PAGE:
Jaguar

 

 

 

 

 

Cheetah Jaguar Leopard Lion Puma Snow Leopard Tiger

Although populations of jaguar (Panthera onca) are abundant in some areas, this wild cat – the largest living today in the Americas – is threatened by illegal hunting,  deforestation, and loss of wild prey.

IUCN Red List Status
Least concern Near threatened Vulnerable Endangered Critically endangered
       
Status on CITES Appendices
  18
  Jaguars exist in 18 countries in Latin America, from Mexico to Argentina
  2
Jaguars have been eradicated from 40 percent of their historic range.   Jaguars are extinct in 2 countries: El Salvador and Uruguay

Population

Jaguars exist in 18 countries in the Americas, from Mexico to Argentina. While the rare individual has been spotted in the US, there has not been evidence of a breeding population in the US in more than 50 years.

During the 1960s and 1970s, the jaguar was heavily hunted for its fur; as many as 18,000 jaguars were killed each year until 1973, when the Convention on the International Trade in Endangered Species (CITES) brought the pelt trade to a near halt. Today, jaguars continue to be hunted, mostly due to conflict with humans.

The jaguar is listed as “Near Threatened” on the International Union for the Conservation of Nature (IUCN) Red List of Threatened Species, though its status is in review and may be elevated to “Vulnerable” in the next year.

Main threats

As humans develop land for agriculture and other uses, jaguar habitats are lost or fragmented, isolating populations and jeopardizing genetic integrity of the species.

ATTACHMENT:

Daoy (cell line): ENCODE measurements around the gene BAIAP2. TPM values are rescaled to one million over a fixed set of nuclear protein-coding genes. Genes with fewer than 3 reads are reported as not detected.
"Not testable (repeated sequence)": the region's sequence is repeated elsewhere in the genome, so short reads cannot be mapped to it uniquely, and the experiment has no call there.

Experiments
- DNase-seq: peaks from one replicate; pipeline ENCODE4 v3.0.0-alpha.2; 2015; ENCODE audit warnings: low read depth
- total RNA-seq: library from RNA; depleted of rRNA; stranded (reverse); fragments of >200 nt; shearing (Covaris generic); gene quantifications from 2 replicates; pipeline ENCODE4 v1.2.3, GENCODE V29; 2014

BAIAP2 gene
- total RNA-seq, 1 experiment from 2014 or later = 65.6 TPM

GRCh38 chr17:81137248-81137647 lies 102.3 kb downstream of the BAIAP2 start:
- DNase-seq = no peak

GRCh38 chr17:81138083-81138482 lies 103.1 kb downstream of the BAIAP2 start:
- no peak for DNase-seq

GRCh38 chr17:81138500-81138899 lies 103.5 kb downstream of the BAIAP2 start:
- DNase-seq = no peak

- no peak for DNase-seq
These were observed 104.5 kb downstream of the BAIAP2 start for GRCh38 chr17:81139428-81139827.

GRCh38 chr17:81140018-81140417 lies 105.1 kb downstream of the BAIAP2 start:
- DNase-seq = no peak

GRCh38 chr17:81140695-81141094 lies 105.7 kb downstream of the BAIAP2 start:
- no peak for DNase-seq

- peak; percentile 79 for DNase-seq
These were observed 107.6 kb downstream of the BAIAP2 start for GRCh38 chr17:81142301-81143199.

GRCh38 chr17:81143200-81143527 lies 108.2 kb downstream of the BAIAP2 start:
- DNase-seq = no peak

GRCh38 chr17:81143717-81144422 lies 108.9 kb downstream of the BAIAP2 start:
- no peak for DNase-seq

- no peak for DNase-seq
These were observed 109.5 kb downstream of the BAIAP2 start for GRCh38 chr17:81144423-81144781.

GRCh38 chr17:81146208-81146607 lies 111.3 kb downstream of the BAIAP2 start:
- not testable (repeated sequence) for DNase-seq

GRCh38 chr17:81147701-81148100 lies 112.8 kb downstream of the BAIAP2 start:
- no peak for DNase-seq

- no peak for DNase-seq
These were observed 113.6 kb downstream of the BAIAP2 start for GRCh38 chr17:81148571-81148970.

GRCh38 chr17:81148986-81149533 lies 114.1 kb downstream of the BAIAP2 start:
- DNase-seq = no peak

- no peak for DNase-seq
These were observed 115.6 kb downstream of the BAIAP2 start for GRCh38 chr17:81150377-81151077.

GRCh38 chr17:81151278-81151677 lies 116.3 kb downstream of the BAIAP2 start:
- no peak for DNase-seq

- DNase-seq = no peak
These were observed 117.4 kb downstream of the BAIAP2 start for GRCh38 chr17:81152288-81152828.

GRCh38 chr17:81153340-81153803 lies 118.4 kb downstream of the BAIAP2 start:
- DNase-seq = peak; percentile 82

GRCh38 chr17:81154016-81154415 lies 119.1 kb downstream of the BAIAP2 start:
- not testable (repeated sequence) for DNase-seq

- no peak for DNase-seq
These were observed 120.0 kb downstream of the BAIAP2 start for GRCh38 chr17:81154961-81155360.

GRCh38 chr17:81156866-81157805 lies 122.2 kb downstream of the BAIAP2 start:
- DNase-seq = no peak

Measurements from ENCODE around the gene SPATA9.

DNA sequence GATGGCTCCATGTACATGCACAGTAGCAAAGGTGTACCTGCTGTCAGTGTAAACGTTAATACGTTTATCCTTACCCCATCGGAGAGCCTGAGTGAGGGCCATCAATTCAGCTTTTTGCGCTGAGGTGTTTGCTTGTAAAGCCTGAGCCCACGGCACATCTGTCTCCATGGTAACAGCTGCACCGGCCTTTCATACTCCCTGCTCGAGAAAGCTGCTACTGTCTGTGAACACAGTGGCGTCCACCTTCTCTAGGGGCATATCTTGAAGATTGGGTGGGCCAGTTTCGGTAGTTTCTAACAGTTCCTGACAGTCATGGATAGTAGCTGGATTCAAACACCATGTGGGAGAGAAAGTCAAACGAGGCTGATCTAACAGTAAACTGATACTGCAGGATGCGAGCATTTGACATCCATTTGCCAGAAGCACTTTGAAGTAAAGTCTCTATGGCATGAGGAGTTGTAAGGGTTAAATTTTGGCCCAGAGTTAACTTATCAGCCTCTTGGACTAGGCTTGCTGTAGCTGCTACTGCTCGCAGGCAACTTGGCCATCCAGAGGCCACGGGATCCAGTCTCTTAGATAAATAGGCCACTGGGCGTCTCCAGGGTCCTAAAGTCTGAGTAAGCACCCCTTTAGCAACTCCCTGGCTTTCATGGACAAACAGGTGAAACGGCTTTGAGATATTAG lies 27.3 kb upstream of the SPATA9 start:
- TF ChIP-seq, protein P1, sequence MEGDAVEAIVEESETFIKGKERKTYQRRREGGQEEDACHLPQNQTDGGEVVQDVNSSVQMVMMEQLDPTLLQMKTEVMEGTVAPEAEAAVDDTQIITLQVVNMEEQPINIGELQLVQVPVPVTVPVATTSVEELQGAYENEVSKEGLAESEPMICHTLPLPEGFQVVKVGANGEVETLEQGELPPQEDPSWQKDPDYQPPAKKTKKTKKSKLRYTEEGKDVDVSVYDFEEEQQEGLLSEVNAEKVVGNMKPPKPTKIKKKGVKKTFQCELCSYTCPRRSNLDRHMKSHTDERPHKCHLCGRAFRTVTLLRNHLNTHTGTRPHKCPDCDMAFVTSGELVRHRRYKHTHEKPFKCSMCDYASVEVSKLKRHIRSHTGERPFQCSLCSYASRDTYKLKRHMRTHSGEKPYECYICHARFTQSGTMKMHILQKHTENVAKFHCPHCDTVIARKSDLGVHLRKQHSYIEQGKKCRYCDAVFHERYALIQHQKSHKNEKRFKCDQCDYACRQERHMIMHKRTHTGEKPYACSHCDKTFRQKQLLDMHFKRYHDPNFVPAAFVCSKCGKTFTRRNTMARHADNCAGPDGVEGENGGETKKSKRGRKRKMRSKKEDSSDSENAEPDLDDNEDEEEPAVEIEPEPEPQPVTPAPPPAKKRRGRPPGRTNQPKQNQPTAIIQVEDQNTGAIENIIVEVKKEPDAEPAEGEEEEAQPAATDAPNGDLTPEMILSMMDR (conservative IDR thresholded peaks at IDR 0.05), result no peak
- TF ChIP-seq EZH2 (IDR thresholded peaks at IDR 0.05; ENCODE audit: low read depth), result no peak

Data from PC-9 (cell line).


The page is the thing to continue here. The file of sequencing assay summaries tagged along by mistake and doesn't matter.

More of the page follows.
Jaguars are threatened by direct hunting by humans; for instance, some ranchers kill jaguars in retaliation or because of their perceived threat to livestock and livelihoods.

Lack of natural prey, like deer and peccaries, due to over hunting by humans, contributes to population declines and forces jaguars to prey on domestic animals, further fueling human-jaguar conflict.

Conservation efforts

Jaguar has been protected under Appendix I of  the Convention on International Trade in Endangered Species of Wild Fauna and Flora (CITES) since 1 July 1975 which means commercial international trade in jaguar, its parts and products is prohibited.

Jaguar is fully protected at the national level across most of its range, with hunting prohibited in Argentina, Brazil, Colombia, Costa Rica, French Guiana, Honduras, Mexico, Nicaragua, Panama, Paraguay, Suriname, United States, and Venezuela, and hunting restrictions are in place in Guatemala and Peru. Specific conservation plans for the species have been developed in Brazil, Honduras, Mexico and Panama.

With habitat fragmentation as a major threat, and taxonomic research suggesting little significant differences among Jaguar populations, an ambitious programme has been launched to conserve a continuous north to south habitat corridor through the species range.

Addressing livestock management and animals that prey on livestock is a high priority for conservation efforts in many Jaguar range countries due to the impact of retaliatory killing of Jaguars and other predators.

The following is a list of actions that a variety of Jaguar range countries have put in place to enhance Jaguar conservation.

  • Respond to reports of livestock depredation, and provide advice and assistance to improve livestock management practices, thereby reducing depredation and associated retaliatory killings of Jaguars;
  • Understand and address the hunting of Jaguar prey for sport, commercial and subsistence uses, and raise awareness about the laws governing the hunting of wildlife and the need for adopting sustainable hunting practices;
  • Monitor and safe-guarding Jaguar core populations, Jaguar Conservation Units, or JCUs (see Rabinowitz and Zeller 2010);
  • Maintain national and regional population connectivity through the identification of corridors for Jaguar movement between JCUs and applying conservation actions in those corridors through the engagement of corridor stakeholders as in the development of a Conservation Action Plan for the Central Belize Corridor (Kay et al. 2015);
  • Develop national, regional and local monitoring programs for Jaguars and their prey.